Prophecy rules, science rebels, and the fate of all depends on a boy named Ayn.
Predestined to become the great messiah of his people, Ayn must save his galaxy from disease and war. But when an unknown enemy threatens everyone he loves, the destiny he thought was his spins out of control.
A coming of age story amidst galactic turmoil, Shiva XIV has action, romance, mysticism, and magical creatures. Join Ayn and his friends as his journey to become a heroic legend unfolds!
*Adult themes, intended for mature teens and up.
“That’s The Chord!” Zin shouted as it went by.
“The Chord?“ Ayn yelled back. “What is it exactly?”
“It’s the main way everyone here commutes. We should take it into the heart of the city!” Zin happily exclaimed.
Following close behind his new friend and guide, Ayn clumsily carried his suitcase, trying his best to keep the pace. They soon went upstairs, which spiraled and seemed to go on for miles. Finally, when they reached the top, they had to wait a few minutes for the next train to slide through the opened silver dome that covered them from the smog-filled sky.
When the oval doors to the train opened automatically, Zin smiled at Ayn with a wink. It was as if this was the happiest day of Zin’s young life, and Ayn had absolutely no idea why. However, as they sat down upon the long horizontal benches, Ayn began feeling a sense of wonder and calm. It was the first time since the horror of his birthday that he didn’t feel a deep emptiness and sorrow. He even felt a small amount of Zin’s excitement as he peered through the window in order to watch the traffic of floating vehicles hovering below them.
“Look!” cried Zin. “It’s the Hithra Temple!” Ayn followed Zin’s pointed finger and looked to his right. Ayn could just make out a massive structure that had a marble surface with sharp triangular edges. He wondered what a temple was doing in a city that was known to be free of religion, but he didn’t ask his excitable friend. Zin was in such a happy state, and Ayn didn’t want to disturb him.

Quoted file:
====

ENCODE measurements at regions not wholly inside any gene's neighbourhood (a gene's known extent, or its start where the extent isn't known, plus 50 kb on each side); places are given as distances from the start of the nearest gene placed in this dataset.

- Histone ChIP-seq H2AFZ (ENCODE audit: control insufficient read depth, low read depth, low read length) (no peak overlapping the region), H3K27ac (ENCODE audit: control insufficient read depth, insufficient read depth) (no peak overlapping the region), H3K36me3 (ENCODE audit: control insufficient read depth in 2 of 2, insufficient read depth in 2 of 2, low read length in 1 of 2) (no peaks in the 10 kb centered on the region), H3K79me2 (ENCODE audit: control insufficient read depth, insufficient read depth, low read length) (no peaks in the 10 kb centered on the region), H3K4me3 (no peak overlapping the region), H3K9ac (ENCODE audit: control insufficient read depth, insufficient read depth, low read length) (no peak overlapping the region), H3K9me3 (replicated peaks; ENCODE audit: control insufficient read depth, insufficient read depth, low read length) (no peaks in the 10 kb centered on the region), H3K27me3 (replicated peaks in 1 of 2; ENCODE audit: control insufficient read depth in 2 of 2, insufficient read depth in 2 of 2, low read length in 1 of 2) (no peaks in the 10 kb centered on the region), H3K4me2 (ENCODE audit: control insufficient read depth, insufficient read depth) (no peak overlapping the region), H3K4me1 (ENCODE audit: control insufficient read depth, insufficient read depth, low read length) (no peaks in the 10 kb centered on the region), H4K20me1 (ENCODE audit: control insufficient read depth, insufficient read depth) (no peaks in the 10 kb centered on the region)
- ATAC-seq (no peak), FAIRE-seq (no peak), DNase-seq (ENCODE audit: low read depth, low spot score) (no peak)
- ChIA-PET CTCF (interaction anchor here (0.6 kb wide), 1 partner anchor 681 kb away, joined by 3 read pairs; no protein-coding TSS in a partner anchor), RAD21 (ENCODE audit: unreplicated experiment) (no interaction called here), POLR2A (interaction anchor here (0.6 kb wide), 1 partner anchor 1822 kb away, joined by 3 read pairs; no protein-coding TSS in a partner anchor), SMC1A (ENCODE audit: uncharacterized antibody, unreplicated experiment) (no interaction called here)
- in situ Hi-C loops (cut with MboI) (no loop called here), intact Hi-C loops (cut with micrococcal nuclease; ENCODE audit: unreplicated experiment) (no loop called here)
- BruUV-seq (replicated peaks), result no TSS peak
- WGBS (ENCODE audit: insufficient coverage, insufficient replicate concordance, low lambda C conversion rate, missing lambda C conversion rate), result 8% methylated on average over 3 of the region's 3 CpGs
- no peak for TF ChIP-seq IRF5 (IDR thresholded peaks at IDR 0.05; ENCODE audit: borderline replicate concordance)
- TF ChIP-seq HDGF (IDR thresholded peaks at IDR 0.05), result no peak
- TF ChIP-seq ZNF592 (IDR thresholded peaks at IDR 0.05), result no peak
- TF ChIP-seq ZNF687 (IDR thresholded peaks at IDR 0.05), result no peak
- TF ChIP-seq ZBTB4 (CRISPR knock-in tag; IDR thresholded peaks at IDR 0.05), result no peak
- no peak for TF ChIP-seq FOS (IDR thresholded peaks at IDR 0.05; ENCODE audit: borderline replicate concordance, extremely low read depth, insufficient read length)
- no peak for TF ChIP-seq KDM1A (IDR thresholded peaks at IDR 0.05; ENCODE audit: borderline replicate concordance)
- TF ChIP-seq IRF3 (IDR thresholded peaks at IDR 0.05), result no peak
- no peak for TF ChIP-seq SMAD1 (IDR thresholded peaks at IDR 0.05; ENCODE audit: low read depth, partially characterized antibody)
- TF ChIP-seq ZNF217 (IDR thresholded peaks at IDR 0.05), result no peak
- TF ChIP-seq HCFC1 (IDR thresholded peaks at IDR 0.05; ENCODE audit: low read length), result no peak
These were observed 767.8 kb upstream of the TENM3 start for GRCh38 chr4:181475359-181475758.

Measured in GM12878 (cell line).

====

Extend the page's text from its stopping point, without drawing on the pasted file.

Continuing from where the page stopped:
As the train raced through the city, it made several stops before Zin got up and motioned to Ayn that it was time to leave. The two halves of the oval door slid open and they exited the train quickly with luggage in tow.
“Where exactly are we going?” Ayn asked, already tuckered out.
“Well,” said Zin as he paused for a moment, scratching above his right eyebrow, “I think we should just head into the artist’s section of the city and see where fate takes us.”
“Fate?” scoffed Ayn. After everything that had happened, he seriously wondered if fate existed. “Aren’t your people scientists?” Ayn said with a hint of sarcasm. “Do you even believe in the concept of fate?”
“My people may not,” Zin casually replied, “but I do.”
The first book in this SciFi is a great beginning – and if you’ve never read Space Opera or you’ve wanted to and didn’t know where to start, this is a good place to begin. A very nicely thought out world, with quite a cast of characters. The main characters are Ayn and Zin, with Ayn the next savior of his people, like the next Buddah if you will. He’s also intersex, meaning he has both female and male genitalia, and I was wondering where this was going, but in this first book it is more of a coming of age story and coming to terms with his future and this aspect of his character may be left to later editions. The book was slow going the first third of the way through, but the world building and character development is superb.
The plot gets moving when Zin helps Ayn escape danger – and at this point, the reader has slogged through the slow part of the first book in a series often suffers from – the background building and getting the reader up to speed.
Just one negative is the overuse of exclamation points. I don’t feel they gave the emphasis that was intended, more of an irritant. Being the first novel from this author, I can easily shrug it off.
Reviewed by Cyrene